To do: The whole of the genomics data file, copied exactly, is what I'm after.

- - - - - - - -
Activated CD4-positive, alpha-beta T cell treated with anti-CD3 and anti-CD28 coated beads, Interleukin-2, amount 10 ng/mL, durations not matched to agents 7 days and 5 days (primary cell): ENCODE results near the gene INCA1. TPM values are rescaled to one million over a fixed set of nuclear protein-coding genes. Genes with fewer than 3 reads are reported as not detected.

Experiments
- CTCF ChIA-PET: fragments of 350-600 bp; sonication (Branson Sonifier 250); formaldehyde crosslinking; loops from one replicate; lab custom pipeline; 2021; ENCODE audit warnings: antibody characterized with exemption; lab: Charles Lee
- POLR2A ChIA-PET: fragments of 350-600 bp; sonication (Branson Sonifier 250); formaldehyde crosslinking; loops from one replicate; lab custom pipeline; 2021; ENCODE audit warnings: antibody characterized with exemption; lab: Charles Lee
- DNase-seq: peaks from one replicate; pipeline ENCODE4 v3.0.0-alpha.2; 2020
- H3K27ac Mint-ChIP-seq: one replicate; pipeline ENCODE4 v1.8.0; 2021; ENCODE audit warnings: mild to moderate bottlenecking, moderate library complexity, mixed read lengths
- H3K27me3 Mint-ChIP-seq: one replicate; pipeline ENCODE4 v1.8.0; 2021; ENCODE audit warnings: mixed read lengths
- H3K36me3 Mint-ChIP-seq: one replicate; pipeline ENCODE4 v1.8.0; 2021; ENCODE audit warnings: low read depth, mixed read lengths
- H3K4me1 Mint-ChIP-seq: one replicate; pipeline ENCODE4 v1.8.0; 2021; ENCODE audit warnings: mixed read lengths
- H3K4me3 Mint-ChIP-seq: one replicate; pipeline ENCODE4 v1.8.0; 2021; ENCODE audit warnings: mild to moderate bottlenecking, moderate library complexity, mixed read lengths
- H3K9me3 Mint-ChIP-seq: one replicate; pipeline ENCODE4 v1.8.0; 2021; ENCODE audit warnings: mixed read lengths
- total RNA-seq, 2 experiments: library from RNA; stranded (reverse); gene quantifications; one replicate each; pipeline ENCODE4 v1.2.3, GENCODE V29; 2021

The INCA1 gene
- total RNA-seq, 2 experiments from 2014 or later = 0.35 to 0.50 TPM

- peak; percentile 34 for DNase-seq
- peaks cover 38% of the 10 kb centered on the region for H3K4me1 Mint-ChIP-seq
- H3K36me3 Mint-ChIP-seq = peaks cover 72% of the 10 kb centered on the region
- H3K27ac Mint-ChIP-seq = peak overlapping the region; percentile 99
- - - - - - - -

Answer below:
Activated CD4-positive, alpha-beta T cell treated with anti-CD3 and anti-CD28 coated beads, Interleukin-2, amount 10 ng/mL, durations not matched to agents 7 days and 5 days (primary cell): ENCODE results near the gene INCA1. TPM values are rescaled to one million over a fixed set of nuclear protein-coding genes. Genes with fewer than 3 reads are reported as not detected.

Experiments
- CTCF ChIA-PET: fragments of 350-600 bp; sonication (Branson Sonifier 250); formaldehyde crosslinking; loops from one replicate; lab custom pipeline; 2021; ENCODE audit warnings: antibody characterized with exemption; lab: Charles Lee
- POLR2A ChIA-PET: fragments of 350-600 bp; sonication (Branson Sonifier 250); formaldehyde crosslinking; loops from one replicate; lab custom pipeline; 2021; ENCODE audit warnings: antibody characterized with exemption; lab: Charles Lee
- DNase-seq: peaks from one replicate; pipeline ENCODE4 v3.0.0-alpha.2; 2020
- H3K27ac Mint-ChIP-seq: one replicate; pipeline ENCODE4 v1.8.0; 2021; ENCODE audit warnings: mild to moderate bottlenecking, moderate library complexity, mixed read lengths
- H3K27me3 Mint-ChIP-seq: one replicate; pipeline ENCODE4 v1.8.0; 2021; ENCODE audit warnings: mixed read lengths
- H3K36me3 Mint-ChIP-seq: one replicate; pipeline ENCODE4 v1.8.0; 2021; ENCODE audit warnings: low read depth, mixed read lengths
- H3K4me1 Mint-ChIP-seq: one replicate; pipeline ENCODE4 v1.8.0; 2021; ENCODE audit warnings: mixed read lengths
- H3K4me3 Mint-ChIP-seq: one replicate; pipeline ENCODE4 v1.8.0; 2021; ENCODE audit warnings: mild to moderate bottlenecking, moderate library complexity, mixed read lengths
- H3K9me3 Mint-ChIP-seq: one replicate; pipeline ENCODE4 v1.8.0; 2021; ENCODE audit warnings: mixed read lengths
- total RNA-seq, 2 experiments: library from RNA; stranded (reverse); gene quantifications; one replicate each; pipeline ENCODE4 v1.2.3, GENCODE V29; 2021

The INCA1 gene
- total RNA-seq, 2 experiments from 2014 or later = 0.35 to 0.50 TPM

- peak; percentile 34 for DNase-seq
- peaks cover 38% of the 10 kb centered on the region for H3K4me1 Mint-ChIP-seq
- H3K36me3 Mint-ChIP-seq = peaks cover 72% of the 10 kb centered on the region
- H3K27ac Mint-ChIP-seq = peak overlapping the region; percentile 99